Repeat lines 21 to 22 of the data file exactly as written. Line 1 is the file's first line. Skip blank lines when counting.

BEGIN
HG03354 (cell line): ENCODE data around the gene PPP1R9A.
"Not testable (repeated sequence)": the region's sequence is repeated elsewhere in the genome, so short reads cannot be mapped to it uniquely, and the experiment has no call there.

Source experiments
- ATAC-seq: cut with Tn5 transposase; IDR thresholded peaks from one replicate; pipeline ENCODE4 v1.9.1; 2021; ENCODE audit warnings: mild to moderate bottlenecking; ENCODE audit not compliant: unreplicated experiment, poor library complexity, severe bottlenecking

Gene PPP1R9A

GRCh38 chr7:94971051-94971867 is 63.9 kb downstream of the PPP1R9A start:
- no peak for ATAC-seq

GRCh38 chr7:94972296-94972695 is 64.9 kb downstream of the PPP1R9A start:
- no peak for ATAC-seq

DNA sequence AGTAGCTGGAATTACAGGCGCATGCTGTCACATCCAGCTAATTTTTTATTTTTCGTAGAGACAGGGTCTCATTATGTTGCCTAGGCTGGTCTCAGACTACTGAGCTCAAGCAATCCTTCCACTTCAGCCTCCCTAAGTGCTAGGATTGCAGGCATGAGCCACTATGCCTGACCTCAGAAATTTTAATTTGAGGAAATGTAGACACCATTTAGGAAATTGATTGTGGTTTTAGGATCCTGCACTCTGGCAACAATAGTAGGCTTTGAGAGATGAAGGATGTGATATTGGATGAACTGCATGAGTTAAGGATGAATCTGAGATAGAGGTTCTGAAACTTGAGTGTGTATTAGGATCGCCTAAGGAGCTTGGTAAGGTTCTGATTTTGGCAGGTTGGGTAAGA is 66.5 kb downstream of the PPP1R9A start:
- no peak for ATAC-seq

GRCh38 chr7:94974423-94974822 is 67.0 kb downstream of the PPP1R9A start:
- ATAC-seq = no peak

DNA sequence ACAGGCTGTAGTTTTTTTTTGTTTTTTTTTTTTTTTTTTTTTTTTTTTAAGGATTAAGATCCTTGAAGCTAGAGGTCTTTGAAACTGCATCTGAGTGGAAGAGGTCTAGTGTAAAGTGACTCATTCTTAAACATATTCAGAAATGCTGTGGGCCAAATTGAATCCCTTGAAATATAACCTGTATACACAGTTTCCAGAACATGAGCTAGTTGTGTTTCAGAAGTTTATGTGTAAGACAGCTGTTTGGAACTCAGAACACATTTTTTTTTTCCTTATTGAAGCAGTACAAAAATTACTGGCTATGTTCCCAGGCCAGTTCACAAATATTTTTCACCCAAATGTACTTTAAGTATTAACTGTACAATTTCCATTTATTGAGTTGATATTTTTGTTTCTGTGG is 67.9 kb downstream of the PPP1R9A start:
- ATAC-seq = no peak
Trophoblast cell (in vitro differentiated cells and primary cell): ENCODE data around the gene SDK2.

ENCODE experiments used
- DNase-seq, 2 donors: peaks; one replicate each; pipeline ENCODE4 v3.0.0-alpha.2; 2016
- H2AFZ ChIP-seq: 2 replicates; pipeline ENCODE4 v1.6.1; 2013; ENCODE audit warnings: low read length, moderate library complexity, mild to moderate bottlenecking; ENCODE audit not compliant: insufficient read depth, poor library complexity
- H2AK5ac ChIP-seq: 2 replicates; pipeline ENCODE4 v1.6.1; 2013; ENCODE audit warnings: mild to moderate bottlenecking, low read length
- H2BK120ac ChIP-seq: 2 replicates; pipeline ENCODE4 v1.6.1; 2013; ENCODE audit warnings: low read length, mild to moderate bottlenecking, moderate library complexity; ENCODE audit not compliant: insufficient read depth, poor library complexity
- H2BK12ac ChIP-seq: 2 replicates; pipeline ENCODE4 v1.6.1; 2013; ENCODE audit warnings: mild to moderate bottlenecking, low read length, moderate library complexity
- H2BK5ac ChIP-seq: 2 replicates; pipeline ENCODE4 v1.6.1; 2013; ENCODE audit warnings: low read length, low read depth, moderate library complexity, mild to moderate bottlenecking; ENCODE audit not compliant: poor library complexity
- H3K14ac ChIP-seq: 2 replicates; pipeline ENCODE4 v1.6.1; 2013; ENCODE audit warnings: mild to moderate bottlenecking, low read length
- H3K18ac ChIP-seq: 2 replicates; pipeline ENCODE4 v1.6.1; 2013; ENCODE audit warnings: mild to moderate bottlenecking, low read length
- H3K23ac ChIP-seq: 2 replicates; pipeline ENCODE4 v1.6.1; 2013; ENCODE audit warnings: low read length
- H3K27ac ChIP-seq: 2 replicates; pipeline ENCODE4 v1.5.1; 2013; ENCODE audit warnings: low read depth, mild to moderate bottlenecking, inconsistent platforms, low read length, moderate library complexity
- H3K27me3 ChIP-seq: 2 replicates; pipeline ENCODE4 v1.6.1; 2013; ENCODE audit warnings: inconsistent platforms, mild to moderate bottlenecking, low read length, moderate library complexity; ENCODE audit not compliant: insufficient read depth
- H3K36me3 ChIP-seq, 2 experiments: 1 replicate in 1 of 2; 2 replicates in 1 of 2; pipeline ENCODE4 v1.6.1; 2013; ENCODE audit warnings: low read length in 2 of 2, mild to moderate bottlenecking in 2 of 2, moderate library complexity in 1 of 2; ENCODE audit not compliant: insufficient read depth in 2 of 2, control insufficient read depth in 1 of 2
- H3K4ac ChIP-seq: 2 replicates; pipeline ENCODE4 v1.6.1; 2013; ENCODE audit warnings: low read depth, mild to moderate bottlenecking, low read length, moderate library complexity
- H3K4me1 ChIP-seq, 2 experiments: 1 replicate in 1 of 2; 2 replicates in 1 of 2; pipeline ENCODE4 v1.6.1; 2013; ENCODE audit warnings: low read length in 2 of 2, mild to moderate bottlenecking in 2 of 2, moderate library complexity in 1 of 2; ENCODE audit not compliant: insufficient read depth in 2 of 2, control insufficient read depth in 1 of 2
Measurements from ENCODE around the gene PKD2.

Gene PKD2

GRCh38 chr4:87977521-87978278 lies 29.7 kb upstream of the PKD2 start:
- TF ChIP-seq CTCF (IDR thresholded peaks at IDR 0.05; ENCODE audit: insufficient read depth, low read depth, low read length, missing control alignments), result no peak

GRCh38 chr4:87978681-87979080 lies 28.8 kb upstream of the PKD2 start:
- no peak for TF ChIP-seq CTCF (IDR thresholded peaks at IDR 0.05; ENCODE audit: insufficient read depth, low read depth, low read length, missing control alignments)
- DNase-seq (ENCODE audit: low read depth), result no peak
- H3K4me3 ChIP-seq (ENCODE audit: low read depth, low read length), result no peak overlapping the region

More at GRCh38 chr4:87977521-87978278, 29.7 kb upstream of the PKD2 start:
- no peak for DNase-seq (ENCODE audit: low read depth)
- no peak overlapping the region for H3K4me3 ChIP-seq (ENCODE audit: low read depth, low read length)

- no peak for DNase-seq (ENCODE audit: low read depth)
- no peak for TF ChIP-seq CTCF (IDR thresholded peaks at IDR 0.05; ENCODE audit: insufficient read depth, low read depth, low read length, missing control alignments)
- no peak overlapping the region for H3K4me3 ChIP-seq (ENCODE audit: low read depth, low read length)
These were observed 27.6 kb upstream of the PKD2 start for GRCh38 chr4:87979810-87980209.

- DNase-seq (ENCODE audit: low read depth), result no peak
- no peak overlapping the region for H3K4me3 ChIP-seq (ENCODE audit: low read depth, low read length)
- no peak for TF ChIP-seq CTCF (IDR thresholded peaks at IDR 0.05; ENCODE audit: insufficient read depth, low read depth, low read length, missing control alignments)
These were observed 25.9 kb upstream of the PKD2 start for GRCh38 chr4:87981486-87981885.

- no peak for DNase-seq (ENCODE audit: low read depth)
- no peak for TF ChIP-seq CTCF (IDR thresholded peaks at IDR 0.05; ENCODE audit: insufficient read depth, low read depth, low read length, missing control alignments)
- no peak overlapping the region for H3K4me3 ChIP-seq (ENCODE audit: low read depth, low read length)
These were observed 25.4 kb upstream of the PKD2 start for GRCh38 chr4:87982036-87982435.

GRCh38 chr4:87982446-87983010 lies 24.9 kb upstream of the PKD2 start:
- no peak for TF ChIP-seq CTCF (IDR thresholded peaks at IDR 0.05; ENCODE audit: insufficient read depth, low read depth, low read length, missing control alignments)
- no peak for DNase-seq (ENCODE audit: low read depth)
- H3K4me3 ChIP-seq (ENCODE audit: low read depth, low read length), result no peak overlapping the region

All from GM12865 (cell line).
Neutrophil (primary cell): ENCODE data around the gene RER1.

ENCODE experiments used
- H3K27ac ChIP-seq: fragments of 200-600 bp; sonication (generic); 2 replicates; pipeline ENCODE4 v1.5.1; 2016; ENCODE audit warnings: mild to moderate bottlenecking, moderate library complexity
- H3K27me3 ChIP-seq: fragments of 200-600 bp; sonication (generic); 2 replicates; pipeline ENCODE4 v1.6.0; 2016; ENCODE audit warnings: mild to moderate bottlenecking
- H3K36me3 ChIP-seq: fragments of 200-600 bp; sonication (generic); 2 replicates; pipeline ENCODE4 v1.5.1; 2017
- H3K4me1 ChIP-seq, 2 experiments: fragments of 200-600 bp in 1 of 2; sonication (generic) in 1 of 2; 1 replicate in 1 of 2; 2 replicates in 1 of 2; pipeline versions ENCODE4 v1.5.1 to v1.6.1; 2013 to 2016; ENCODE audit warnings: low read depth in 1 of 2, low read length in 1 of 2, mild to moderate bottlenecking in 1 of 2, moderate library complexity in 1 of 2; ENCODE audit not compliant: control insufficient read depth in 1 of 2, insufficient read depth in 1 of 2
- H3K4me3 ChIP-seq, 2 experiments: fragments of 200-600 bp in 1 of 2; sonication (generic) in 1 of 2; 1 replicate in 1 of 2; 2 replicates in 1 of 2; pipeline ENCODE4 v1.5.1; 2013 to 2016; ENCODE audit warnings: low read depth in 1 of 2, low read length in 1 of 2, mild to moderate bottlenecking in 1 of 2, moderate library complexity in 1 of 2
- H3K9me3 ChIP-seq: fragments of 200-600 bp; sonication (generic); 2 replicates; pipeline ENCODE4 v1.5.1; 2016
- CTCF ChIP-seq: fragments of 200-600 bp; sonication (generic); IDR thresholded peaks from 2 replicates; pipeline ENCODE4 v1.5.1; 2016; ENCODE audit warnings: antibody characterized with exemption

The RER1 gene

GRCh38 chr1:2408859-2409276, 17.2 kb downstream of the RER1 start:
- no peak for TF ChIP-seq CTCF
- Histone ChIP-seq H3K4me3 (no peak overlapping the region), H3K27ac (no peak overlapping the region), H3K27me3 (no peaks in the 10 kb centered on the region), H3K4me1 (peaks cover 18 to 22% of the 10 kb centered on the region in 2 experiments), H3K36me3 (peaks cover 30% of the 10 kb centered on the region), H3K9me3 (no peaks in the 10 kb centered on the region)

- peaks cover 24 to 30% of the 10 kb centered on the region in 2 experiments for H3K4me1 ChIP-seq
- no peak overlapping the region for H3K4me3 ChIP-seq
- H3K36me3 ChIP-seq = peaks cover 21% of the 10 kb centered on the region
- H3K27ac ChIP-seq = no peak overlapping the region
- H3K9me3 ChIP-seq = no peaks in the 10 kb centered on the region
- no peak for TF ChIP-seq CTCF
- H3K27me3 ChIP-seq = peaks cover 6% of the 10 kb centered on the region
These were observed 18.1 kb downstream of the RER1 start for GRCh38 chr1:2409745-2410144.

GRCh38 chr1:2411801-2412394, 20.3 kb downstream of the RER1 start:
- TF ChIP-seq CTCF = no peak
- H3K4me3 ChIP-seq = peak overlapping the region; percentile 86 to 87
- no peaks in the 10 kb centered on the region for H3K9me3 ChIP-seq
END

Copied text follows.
- H2BK120ac ChIP-seq: 2 replicates; pipeline ENCODE4 v1.6.1; 2013; ENCODE audit warnings: low read length, mild to moderate bottlenecking, moderate library complexity; ENCODE audit not compliant: insufficient read depth, poor library complexity
- H2BK12ac ChIP-seq: 2 replicates; pipeline ENCODE4 v1.6.1; 2013; ENCODE audit warnings: mild to moderate bottlenecking, low read length, moderate library complexity